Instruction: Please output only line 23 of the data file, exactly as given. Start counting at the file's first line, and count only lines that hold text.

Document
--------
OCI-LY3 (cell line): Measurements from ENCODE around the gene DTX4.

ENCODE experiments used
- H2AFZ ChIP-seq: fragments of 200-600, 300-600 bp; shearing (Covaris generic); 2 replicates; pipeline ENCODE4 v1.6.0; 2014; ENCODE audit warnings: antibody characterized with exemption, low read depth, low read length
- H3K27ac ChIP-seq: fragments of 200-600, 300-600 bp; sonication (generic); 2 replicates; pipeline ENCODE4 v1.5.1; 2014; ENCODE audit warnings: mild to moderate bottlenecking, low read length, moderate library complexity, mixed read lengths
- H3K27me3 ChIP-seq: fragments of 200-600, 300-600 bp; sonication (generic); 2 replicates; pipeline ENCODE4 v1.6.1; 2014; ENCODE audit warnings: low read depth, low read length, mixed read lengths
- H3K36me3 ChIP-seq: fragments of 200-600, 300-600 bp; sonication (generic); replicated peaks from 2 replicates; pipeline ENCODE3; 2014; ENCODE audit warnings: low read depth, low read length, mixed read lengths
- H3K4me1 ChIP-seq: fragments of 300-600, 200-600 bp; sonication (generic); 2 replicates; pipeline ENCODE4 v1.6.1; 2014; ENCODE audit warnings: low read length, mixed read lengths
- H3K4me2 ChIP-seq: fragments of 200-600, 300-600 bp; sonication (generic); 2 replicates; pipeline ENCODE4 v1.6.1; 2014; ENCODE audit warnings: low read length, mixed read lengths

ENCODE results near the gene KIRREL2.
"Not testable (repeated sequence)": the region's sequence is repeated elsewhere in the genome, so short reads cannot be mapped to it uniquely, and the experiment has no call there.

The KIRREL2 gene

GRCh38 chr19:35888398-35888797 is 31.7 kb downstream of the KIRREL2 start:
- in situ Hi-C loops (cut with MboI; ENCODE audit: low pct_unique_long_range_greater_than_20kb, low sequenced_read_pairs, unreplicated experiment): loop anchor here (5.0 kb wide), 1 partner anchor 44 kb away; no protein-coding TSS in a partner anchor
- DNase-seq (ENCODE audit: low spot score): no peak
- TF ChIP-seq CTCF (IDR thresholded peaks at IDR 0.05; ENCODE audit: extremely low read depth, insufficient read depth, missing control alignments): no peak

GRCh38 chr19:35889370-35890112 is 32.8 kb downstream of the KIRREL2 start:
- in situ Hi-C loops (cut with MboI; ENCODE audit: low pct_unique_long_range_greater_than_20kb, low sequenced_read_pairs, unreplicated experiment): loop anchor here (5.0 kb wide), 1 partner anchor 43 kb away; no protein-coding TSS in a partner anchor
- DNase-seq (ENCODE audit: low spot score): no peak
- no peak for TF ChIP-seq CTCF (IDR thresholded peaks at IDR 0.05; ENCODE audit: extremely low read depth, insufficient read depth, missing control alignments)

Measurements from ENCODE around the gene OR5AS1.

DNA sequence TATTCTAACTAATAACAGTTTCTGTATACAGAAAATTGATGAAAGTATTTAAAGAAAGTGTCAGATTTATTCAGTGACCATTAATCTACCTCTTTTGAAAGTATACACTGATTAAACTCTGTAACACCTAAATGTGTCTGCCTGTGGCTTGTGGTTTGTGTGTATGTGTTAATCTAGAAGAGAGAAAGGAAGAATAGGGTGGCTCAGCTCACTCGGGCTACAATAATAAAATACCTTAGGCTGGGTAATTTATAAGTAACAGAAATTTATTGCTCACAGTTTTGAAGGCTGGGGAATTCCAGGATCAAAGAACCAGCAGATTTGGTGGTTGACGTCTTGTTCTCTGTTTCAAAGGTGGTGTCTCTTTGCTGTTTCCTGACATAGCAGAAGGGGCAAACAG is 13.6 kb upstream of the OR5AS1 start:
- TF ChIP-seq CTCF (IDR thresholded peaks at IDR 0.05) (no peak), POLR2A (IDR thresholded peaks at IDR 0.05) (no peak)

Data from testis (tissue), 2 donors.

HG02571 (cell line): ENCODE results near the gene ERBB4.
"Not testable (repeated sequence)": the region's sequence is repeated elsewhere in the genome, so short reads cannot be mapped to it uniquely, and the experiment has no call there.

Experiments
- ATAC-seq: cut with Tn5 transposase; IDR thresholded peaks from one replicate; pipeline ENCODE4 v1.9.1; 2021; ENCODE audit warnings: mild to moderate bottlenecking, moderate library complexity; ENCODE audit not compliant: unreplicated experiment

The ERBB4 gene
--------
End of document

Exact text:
Data from testis (tissue), 2 donors.